Original judicial philisophy: Examining the first amendment

Photo of author
Written By Red Phillips

In a recent column I suggested that all the fuss about Harriet Meirs’credentials and by implication her intelligence, which is probably higher than many of her critics, is a distraction. What matters is not that she have previous experience as a judge or be several standard deviations to the right on the Bell Curve, but that she have an originalist judicial philosophy. The problem with her now withdrawn nomination is that she had little track record on which to judge her philosophy and some of the track record she did have was problematic. Her apparent support as head of the Texas Bar Association for race and gender quotas and set asides for the legal profession is alone disqualifying. (What the Texas Bar does is not a Constitutional matter, but it indicates that she is willing to bow to the sinister forces of political correctness.) I am happy she has done the honorable thing and chosen to withdraw.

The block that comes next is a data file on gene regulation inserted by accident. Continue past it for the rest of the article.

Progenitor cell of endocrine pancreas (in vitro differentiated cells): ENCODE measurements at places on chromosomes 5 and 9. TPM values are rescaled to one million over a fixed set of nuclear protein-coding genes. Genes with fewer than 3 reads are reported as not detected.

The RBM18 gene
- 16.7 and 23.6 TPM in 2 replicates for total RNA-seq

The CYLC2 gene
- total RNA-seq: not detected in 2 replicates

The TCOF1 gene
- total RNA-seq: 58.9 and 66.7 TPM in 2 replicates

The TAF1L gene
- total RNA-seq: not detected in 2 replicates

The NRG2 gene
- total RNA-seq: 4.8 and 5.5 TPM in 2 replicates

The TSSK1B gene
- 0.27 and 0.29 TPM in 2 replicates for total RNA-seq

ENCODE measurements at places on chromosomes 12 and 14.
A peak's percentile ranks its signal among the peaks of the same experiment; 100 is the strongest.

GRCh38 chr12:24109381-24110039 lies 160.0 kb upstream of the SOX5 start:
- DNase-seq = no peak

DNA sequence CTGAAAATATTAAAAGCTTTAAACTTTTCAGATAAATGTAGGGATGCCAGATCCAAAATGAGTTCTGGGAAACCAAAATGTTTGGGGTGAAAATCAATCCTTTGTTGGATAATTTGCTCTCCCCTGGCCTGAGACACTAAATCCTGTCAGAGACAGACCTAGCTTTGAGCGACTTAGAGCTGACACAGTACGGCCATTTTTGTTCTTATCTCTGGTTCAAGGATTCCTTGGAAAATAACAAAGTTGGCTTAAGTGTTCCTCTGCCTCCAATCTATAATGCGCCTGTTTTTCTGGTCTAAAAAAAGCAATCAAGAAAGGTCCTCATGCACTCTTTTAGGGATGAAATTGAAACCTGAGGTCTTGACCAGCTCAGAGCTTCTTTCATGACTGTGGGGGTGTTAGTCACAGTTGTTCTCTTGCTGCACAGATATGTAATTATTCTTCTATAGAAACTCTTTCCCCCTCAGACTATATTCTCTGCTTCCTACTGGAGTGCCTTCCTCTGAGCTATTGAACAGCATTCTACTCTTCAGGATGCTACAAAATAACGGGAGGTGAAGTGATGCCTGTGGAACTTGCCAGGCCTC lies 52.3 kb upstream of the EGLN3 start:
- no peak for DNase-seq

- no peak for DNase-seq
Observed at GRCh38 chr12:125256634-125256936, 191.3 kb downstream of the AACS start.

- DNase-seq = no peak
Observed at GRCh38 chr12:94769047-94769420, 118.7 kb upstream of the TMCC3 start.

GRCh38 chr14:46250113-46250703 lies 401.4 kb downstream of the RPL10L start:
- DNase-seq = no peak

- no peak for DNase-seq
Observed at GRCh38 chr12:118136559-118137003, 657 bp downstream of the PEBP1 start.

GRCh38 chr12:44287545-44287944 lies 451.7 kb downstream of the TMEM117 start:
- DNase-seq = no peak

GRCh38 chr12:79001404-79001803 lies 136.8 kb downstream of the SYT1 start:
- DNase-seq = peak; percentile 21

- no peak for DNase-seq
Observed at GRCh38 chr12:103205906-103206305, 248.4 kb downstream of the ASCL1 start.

I made the observation that the primary skill needed for a Supreme Court Justice to correctly interpret the Constitution is the ability to read. I also noted that from an originalist perspective, it is as important to have knowledge of history as it is knowledge of Constitutional law.

These observations elicited a few criticisms from readers that I was being naïve. To paraphrase, I was told “A Justice not only needs to read and be familiar with the Constitution, but he must also read all the legal decisions that have since been rendered about that particular issue.” Well this is the heart of the matter, is it not?